First home buyers on the Tweed are not in any rush to buy homes.
First home buyers on the Tweed are not in any rush to buy homes. Vicki Wood

End of stamp duty exemption: Govt

FIRST home buyers on the Tweed are not rushing to buy homes after the NSW Government announced the end of stamp duty exemption despite promising signs elsewhere in the state.

For properties under $500,000, first home buyers in NSW currently are exempted from paying stamp duty but as of next year only new homes will attract the concessions.

A loan brokerage firm has reported a 90% increase in online enquiries from first home buyers after the NSW Government announced the decision to scrap the stamp duty exemption.

Aussie founder and executive chairman John Symond said the government decision to end the exemption at the end of the year had accelerated the buying process for many first home buyers.

"This decision has spurred many first home buyers into action and will bring forward many buyers who may have been waiting to see what happens with the economy," he said.

"While we may see a few months of action in this sector, it's likely to cause property sales in this sub $500,000 range next year to slow down."

Homeloans Tweed Heads principal Neil McLean said he had not noticed a surge in numbers of first homebuyers.

"None at all. It hasn't given even a ripple let alone a surge," Mr McLean said.

"It's disappointing particularly in the market where there would be properties available in their price bracket."

RAMS Tweed Heads principal John Lunney said he could not say for certain if the end of the stamp duty exemption was having an effect on numbers of first home buyers.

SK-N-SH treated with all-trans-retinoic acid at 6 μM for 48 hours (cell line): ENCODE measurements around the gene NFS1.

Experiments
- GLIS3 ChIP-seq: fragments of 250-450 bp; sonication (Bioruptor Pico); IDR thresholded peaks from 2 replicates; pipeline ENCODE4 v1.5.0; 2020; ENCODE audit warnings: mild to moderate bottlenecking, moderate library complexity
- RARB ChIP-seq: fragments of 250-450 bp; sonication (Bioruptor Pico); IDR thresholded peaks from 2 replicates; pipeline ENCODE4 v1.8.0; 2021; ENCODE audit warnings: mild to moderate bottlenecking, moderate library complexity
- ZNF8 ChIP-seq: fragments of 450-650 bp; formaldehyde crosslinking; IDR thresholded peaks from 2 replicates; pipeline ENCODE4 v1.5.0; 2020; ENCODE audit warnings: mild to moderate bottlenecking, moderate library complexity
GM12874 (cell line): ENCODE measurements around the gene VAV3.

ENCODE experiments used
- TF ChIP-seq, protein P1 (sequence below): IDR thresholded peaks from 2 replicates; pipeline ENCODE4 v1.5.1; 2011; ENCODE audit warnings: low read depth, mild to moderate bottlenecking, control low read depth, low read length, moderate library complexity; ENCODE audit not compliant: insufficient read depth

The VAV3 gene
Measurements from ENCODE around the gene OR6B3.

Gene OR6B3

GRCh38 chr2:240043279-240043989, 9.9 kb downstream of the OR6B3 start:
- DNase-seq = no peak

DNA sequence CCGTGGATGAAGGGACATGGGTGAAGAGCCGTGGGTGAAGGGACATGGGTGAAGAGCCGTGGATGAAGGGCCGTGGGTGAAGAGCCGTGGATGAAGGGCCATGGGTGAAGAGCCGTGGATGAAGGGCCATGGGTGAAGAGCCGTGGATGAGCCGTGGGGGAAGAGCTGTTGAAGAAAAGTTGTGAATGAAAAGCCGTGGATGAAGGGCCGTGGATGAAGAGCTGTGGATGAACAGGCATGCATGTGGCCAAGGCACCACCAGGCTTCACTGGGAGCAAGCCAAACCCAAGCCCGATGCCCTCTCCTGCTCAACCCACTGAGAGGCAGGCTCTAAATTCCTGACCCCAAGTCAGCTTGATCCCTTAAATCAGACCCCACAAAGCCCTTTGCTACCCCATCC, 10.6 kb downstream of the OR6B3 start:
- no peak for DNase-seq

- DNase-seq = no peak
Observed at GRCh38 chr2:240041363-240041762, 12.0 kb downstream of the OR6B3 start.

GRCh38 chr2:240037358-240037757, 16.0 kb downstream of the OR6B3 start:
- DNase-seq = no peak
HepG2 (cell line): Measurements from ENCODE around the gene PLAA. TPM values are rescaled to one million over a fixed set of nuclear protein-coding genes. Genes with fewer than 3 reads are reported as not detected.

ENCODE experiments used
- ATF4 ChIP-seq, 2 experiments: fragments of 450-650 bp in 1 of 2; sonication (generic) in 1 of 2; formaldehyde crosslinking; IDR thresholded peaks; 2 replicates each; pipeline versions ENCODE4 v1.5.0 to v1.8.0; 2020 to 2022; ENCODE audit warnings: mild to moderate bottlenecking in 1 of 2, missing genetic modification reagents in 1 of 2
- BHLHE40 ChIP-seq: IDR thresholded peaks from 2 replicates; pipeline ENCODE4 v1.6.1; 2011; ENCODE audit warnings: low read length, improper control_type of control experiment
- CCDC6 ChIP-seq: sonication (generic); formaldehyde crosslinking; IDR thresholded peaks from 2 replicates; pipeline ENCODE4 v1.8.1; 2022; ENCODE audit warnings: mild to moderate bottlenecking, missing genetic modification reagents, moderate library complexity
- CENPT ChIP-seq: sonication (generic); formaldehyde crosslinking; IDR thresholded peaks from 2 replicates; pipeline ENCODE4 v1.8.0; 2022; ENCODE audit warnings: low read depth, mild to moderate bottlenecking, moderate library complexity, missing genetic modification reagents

"We've had a fair bit of enquiry coming through but not sure if it's because of that," Mr Lunney said.

"It might be coming more off the advertising."

North Real Estate Agents director Lance Cotterill said he was expecting to see some movement soon.

"I haven't seen any movement yet but, frankly, if I was them I would.

"It's free money and once it's gone, it's gone. It's not likely to come back in a hurry," Mr Cotterill said.

"It's a good time for them to buy at the moment and the saving of stamp duty is a big saving because it is a lump when you buy."

HIA executive director for Gold Coast and Northern Rivers Colin Buttenshaw said there had been some activity reported from real estate companies.

"It hasn't translated to new homes even though we believe that expanding that benefit to people aged under 55 is a step in the right direction," he said.

"NSW has been consistently under building so the government is on the right track."

Mr Buttenshaw said the announcement came at a time when NSW building commencements were down 20% in June.

"We've got some great developments coming on board in northern rivers but what has been fairly steady is renovations.

"It's only been down 2% (that means people want) to stay at home and put in additional rooms," he said.

"That's a good sign."

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